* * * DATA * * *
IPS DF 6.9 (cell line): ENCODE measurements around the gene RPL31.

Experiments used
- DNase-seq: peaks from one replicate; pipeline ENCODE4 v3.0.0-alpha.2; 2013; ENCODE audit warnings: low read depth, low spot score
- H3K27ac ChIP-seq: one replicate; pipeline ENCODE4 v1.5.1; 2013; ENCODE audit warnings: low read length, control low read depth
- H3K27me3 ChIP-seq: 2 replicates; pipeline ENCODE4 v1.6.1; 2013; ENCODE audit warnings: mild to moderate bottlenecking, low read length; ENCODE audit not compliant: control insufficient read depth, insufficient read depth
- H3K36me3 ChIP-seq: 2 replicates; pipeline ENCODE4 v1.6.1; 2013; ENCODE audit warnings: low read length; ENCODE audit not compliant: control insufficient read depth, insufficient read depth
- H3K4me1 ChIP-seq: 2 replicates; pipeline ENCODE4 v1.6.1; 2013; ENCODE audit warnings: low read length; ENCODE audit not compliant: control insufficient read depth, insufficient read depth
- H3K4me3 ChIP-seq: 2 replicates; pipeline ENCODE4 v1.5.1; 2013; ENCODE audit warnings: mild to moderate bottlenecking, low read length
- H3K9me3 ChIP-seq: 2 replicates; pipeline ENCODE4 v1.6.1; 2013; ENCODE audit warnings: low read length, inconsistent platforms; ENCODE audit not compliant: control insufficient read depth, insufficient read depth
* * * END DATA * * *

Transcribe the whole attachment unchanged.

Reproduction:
IPS DF 6.9 (cell line): ENCODE measurements around the gene RPL31.

Experiments used
- DNase-seq: peaks from one replicate; pipeline ENCODE4 v3.0.0-alpha.2; 2013; ENCODE audit warnings: low read depth, low spot score
- H3K27ac ChIP-seq: one replicate; pipeline ENCODE4 v1.5.1; 2013; ENCODE audit warnings: low read length, control low read depth
- H3K27me3 ChIP-seq: 2 replicates; pipeline ENCODE4 v1.6.1; 2013; ENCODE audit warnings: mild to moderate bottlenecking, low read length; ENCODE audit not compliant: control insufficient read depth, insufficient read depth
- H3K36me3 ChIP-seq: 2 replicates; pipeline ENCODE4 v1.6.1; 2013; ENCODE audit warnings: low read length; ENCODE audit not compliant: control insufficient read depth, insufficient read depth
- H3K4me1 ChIP-seq: 2 replicates; pipeline ENCODE4 v1.6.1; 2013; ENCODE audit warnings: low read length; ENCODE audit not compliant: control insufficient read depth, insufficient read depth
- H3K4me3 ChIP-seq: 2 replicates; pipeline ENCODE4 v1.5.1; 2013; ENCODE audit warnings: mild to moderate bottlenecking, low read length
- H3K9me3 ChIP-seq: 2 replicates; pipeline ENCODE4 v1.6.1; 2013; ENCODE audit warnings: low read length, inconsistent platforms; ENCODE audit not compliant: control insufficient read depth, insufficient read depth